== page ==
The following facts emerged during the trial of the instant case. The thirteen-year-old victim was walking with her middle-aged female neighbor to a nearby convenience store when the girl, thinking she recognized appellant as someone she had met in the neighborhood, hailed his passing car and asked if he would take her and her companion to the convenience store and then to adjacent Jones County so that the woman might check on the welfare of her married daughter, who lived in a mobile home there and had no telephone. According to evidence presented at trial, appellant agreed and took them first to the store and then to the daughter's home, where all three visited for a half-hour or more. The two females then asked appellant to drive them back to Macon; he agreed to do so, and the three left the mobile home. Instead of returning his two passengers to their homes, however, appellant drove to a nearby wooded area, where he parked the car and ordered the women to disrobe and to commit sodomy. They followed the first instruction but refused to obey the latter, whereupon appellant commanded the older woman to lie down in the back seat, and then proceeded to rape the thirteen-year-old. During at least part of the time appellant was holding what appeared to be a gun.
Appellant next drove to another wooded area, which the victims recognized as being located in a Jones County park, and ordered the woman to get out and sit on a rock some distance from the car, from which position she was able to hear the girl's screams as appellant raped her for the second time. Appellant, who had given the victims a false name, then dropped off the two near the convenience store. The older victim was able to write down the car's license number as it drove away. The automobile was subsequently stopped by a Texas state trooper acting on probable cause, and after a license check revealed that the driver was wanted, appellant was returned to Georgia to stand trial.
Amerson testified that the victims had offered to have sex with him, that the girl had pulled a knife and ordered him to drive around, and that he could not have raped anyone because he was impotent. He offered no evidence in support of these allegations.
A Jones County jury found Amerson guilty on two counts of rape, one count of kidnapping, and one count of kidnapping with bodily injury. As a recidivist Amerson received the maximum sentence on each conviction: life imprisonment without parole on Count III (kidnapping with bodily injury); twenty years on the first count of rape (Count I), consecutive to the sentence on Count III; twenty years on the second rape charge (Count II), to be served concurrently with Count I; and twenty years on Count IV (kidnapping), to be served consecutively to Counts I and II. The conviction and sentence on Count I were subsequently vacated, the trial court holding that the first count of rape was incorporated in the charge of kidnapping with bodily injury.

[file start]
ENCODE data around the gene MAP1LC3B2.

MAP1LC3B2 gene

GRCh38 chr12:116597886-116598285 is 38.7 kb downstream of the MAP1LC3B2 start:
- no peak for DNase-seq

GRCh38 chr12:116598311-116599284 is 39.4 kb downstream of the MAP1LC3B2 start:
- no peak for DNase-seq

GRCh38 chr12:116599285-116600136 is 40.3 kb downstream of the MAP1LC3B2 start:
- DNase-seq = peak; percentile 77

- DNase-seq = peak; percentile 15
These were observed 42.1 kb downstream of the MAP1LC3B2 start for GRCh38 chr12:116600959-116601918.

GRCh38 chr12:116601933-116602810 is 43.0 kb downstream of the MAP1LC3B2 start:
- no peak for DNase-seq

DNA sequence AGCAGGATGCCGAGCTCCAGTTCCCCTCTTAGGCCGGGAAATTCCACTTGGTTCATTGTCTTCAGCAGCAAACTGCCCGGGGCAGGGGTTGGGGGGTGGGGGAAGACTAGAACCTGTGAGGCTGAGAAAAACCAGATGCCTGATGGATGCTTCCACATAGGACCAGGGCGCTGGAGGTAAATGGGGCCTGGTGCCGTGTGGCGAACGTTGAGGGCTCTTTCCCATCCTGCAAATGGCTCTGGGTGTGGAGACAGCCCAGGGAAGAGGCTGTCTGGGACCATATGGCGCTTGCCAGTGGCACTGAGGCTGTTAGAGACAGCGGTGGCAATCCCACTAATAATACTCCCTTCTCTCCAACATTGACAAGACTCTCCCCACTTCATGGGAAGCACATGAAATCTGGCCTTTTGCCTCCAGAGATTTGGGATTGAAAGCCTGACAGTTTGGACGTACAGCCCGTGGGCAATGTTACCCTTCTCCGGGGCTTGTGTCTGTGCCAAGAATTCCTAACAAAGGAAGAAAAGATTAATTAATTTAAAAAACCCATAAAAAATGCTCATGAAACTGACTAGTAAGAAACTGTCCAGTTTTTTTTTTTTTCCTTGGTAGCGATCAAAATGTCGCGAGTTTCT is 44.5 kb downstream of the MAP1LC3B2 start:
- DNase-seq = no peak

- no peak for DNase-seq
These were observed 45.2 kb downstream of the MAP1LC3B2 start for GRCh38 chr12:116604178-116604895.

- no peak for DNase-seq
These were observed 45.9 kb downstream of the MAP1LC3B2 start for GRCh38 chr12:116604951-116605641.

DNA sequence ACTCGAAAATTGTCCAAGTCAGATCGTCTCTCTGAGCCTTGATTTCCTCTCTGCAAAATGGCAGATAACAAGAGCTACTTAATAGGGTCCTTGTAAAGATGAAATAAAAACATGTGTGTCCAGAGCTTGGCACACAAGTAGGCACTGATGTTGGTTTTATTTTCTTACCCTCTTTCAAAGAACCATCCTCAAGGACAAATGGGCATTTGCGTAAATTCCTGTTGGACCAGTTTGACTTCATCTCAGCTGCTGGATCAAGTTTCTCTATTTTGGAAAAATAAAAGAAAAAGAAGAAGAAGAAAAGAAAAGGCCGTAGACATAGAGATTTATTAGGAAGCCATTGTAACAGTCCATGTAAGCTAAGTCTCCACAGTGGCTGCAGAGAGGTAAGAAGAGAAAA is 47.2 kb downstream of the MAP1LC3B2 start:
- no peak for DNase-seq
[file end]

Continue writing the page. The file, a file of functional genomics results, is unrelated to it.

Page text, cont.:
On appeal Amerson alleges that the court erred in not vacating the conviction and sentence on Count II as well as on Count I, and in denying his motion for a new trial. In ten further enumerations he assigns as error the sufficiency of the evidence; proof of venue; the court's refusal to give certain requested jury instructions; the denial of certain motions other than the motion for new trial; and the alleged harshness and excessiveness of the sentences, asserting that they amount to "cruel and unusual punishment" in violation of the Constitutions of the United States and Georgia. Held:
604 (278 SE2d 5
) (1981). Likewise, there was sufficient competent evidence adduced to authorize a rational trier of fact to find appellant guilty beyond a reasonable doubt on all counts. Jackson v. Virginia, 443 U. S. 307 (99 SC 2781, 61 LE2d 560) (1979); Hampton v. State, 250 Ga. 805 (301 SE2d 274) (1983)
. Appellant's first and fifth enumerations of error, as well as the second allegation of Enumeration 3, are without merit.
2. The record reveals that the evidence was such as to establish venue in Jones County on all counts, and that none was presented which would point to venue in another county. Under OCGA 17-2-2
venue can be established "in any county in which the evidence shows beyond a reasonable doubt that [the crime] might have been committed." Only slight evidence is sufficient to prove venue. Jones v. State, 245 Ga. 592 (266 SE2d 201) (1980)
. In a kidnapping case venue is where the victim was seized. Harris v. State, 165 Ga. App. 249 (299 SE2d 924) (1983)
. It is clear from the evidence that the victims were "seized" when, as they left the Jones County mobile home, appellant drove them to a nearby wooded area rather than to their homes, as they had requested. The first rape (that which constituted the "bodily injury" alleged in the third count) occurred in this wooded area. The second rape (Count II) took place in a park which indisputably is located in Jones County. Moreover, since the conviction on Count I was vacated, the enumeration of improper venue is moot as to Count I. Appellant's third and ninth enumerations are also without merit.
3. Appellant avers that it was error for the trial court to permit the prosecuting attorney, over defense counsel's objection, to continue to question the thirteen-year-old victim regarding the details of the second rape after she had testified that she could not determine the extent of penetration achieved by her assailant. As we have pointed out in Division 1, supra, the extent of penetration is of no legal significance in establishing the offense. The courts have traditionally accorded a great deal of latitude in the examination of young or timid or otherwise disadvantaged witnesses. Hayslip v. State, 154 Ga. App. 835 (270 SE2d 61) (1980)